“Over recent decades, the state’s control over Al-Azhar has made it into a tool to justify its methods of governance in a way that put the institution into conflict with the Islamists,” according to Al-Hodaibi. Al-Azhar was thus turned from “a religious authority to an opponent in the eyes of the Islamists, who tended to seek alternative sources of knowledge”.
“This also contributed, along with other social and economic factors, to the creation of grassroots social and religious currents that are alien to Egypt’s character,” Al-Hodaibi added. “Some of them found space to manoeuver in the fragmented Al-Azhar, and from there they launched into wider social realms that redefined Al-Azhar and its doctrine in the minds of many.”

REVOLUTIONARY TURBANS: However, soon after the ouster of the corrupt Mubarak regime, the tsunami of political and democratic changes sweeping the country reached the corridors of Al-Azhar.
After the ouster of Mubarak, thousands of Al-Azhar scholars protested against their loss of independence and the intervention of the state security into their work before the offices of the Supreme Council of the Armed Forces (SCAF), which ruled the country during the transitional period.
“Many institutions, including Al-Azhar, were suppressed under the former regime and thus felt they were freer and could strike out on their own when the president was forced out,” wrote senior Carnegie researcher Nathan Brown in a study entitled “Islam and politics in the new Egypt”.
“For many such institutions, the revolution provided an opportunity to throw off presidential shackles and press for fuller autonomy. Stifled institutions could now speak more freely.”
Al-Azhar, in particular, had always been considered the guardian of moderate Islamic discourse in the Sunni world, and many inside and outside the institution had always insisted that its loss of public credibility could lead to extremism.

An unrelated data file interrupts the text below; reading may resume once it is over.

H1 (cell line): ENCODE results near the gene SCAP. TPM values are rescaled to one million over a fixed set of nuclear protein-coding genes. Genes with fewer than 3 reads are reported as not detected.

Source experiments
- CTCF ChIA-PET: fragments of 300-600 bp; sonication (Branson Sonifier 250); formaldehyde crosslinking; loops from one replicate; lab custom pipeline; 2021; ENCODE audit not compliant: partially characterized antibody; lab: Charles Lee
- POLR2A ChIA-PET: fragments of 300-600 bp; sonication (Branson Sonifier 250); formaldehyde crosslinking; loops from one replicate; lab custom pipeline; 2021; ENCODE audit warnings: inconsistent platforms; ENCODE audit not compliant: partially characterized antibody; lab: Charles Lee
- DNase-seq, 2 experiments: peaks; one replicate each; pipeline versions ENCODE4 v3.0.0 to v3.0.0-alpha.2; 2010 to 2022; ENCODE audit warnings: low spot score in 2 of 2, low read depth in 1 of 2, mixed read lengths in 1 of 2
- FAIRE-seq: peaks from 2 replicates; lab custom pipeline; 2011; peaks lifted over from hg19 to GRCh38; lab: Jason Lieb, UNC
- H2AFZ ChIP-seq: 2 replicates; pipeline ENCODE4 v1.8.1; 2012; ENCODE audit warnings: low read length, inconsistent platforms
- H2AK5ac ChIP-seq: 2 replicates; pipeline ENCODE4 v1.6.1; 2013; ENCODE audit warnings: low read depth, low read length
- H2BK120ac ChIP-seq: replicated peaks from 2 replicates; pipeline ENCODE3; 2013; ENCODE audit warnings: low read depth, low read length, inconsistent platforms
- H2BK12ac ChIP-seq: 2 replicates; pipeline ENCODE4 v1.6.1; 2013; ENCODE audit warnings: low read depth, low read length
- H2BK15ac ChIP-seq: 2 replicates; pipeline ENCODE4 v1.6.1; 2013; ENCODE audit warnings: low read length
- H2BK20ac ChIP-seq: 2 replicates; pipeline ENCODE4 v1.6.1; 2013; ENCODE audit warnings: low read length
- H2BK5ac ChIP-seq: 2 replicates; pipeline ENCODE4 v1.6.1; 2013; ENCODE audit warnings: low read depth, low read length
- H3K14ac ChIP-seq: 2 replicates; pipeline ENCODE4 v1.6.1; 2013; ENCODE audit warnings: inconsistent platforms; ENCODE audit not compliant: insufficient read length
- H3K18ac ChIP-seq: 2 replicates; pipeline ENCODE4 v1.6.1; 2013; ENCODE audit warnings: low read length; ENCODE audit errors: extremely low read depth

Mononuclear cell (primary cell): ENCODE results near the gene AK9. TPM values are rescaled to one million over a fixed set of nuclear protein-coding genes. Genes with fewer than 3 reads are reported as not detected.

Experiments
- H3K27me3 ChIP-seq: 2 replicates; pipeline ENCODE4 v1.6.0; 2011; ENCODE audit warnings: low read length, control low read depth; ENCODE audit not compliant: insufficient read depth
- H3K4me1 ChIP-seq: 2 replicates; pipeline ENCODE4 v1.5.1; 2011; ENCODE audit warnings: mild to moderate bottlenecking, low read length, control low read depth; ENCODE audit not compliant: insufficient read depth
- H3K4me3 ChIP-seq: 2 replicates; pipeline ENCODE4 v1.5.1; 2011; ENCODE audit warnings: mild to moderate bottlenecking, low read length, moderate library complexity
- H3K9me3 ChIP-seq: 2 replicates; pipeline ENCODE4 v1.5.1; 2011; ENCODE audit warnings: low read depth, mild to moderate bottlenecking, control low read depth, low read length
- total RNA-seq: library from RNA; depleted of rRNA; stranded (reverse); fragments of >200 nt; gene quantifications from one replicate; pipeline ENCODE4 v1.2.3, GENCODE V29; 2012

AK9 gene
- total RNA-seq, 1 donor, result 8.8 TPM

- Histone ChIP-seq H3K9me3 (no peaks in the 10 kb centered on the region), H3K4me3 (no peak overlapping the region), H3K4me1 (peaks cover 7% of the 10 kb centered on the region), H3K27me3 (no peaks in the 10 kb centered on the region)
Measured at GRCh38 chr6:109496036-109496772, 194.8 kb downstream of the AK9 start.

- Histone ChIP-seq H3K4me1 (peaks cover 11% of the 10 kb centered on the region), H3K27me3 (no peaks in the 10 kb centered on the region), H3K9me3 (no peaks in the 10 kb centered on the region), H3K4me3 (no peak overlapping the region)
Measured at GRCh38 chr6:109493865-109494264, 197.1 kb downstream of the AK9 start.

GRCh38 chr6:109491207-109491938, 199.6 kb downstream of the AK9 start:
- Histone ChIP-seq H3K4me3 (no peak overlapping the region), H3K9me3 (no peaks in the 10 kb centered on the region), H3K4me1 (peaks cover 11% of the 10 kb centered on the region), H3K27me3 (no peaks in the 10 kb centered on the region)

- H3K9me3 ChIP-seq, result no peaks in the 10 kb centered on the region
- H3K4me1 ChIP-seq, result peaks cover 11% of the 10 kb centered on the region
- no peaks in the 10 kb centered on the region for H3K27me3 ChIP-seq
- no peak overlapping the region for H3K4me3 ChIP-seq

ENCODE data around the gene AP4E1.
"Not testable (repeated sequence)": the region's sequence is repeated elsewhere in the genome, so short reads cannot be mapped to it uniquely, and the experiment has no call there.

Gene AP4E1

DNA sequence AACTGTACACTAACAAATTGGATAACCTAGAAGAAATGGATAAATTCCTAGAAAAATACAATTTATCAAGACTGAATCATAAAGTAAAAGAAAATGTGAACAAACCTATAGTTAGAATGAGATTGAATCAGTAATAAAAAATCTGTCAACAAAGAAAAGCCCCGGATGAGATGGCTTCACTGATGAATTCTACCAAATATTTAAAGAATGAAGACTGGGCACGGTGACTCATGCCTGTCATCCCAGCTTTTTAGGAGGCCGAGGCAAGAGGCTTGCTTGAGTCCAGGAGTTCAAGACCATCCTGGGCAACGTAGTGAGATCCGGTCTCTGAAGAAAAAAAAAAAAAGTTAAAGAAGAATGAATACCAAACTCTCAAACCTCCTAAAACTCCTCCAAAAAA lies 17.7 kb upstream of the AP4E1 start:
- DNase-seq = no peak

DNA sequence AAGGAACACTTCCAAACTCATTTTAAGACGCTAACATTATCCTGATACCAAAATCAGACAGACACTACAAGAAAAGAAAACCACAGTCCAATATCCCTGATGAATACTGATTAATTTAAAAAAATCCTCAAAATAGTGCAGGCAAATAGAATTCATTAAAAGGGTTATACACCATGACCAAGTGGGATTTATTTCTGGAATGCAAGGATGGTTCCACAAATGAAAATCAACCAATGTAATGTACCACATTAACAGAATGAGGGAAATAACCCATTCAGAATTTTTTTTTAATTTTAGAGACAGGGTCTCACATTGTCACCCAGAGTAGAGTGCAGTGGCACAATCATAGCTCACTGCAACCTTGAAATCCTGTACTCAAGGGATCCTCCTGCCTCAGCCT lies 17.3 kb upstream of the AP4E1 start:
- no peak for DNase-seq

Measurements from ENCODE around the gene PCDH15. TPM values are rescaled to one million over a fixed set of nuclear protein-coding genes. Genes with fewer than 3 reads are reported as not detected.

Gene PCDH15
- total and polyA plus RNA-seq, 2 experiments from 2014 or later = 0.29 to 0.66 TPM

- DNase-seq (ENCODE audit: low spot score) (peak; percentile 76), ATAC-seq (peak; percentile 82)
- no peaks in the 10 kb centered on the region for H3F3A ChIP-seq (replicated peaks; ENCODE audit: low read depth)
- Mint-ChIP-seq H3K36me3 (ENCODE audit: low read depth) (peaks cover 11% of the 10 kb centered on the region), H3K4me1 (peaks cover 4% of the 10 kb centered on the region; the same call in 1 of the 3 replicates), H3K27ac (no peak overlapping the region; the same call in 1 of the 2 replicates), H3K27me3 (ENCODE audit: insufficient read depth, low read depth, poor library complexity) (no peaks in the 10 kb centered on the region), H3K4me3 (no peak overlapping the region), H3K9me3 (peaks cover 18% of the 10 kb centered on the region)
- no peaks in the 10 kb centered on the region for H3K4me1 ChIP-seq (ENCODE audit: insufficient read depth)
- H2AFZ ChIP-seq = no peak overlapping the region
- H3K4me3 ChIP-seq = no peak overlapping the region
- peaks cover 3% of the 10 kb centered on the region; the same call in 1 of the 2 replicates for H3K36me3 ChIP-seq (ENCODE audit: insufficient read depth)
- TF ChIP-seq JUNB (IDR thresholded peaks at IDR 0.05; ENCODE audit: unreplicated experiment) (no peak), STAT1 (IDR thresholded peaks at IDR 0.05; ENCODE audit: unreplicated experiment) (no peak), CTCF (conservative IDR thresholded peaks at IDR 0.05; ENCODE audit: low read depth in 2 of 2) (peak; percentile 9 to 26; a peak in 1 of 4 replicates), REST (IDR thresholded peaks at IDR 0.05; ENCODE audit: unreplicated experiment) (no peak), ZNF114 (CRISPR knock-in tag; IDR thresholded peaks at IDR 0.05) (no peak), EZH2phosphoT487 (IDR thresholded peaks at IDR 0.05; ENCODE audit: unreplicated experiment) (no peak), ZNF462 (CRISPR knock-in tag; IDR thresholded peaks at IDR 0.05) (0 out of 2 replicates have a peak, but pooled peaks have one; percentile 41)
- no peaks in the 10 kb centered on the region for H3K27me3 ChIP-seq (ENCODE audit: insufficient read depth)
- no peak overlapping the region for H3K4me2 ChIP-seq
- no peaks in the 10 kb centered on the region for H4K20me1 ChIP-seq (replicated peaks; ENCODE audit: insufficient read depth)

With that in mind, the grand imam has sought to use his political agility and, perhaps, good connections — due to his former brief membership of the former ruling NDP — to grab the chance for renewed independence from the state.
Al-Tayeb hastened to bring pressure for the amendment of the 1961 law, helping the institution to regain part of its autonomy and relative independence from the executive, with the help of SCAF, the latter passing a new law regulating Al-Azhar only four days before the then Islamist-dominated parliament convened its first session.

THE NEW AL-AZHAR LAW: This law, kept under wraps until it was passed by SCAF and ratified by the cabinet, stipulated the reinstitution of the 40-member Senior Scholars Authority at Al-Azhar, granting this the authority to elect a new grand imam, instead of having him appointed by virtue of a presidential decree, as well as nominating the mufti.
Brown explained that “Al-Tayeb made sure that the law was issued in accordance with his view of the institution’s proper structure and centrality.”
Critics charged that the new law was tailored to help current officials remain in place, however, since it stipulated that the current grand imam would select the members of the Senior Scholars Authority and that these would then elect the next one. The law in its current form also maintains a previously controversial article stipulating that the grand imam remains in office for life.
In the meantime, the law does not give Al-Azhar financial independence from the state, and it ignores calls that the institution should regain the control over religious endowments that it had in the past.
There is agreement that the law was kept under wraps, and away from the scrutiny of Islamist MPs, because it was designed in such a way as to allow the grand imam to protect the traditional wasati (moderate) identity of the institution and of the old elite away from any possible penetration by the Brotherhood or the Salafis.
In that vein, many welcomed the election of mufti Shawki Allam, in succession of Sheikh Ali Gomaa, by the Senior Scholars Authority for the first time in modern history as a great stride towards Al-Azhar’s independence from the state.
Just as important, perhaps, as the fact of the election, is the fact that Allam, a professor of Islamic jurisprudence at the University of Tanta, has no political affiliations or ties with any political groups, yet another sign that Al-Azhar’s Dar Al-Ifta has been trying to regain its purely religious role and credibility by steering clear of politics.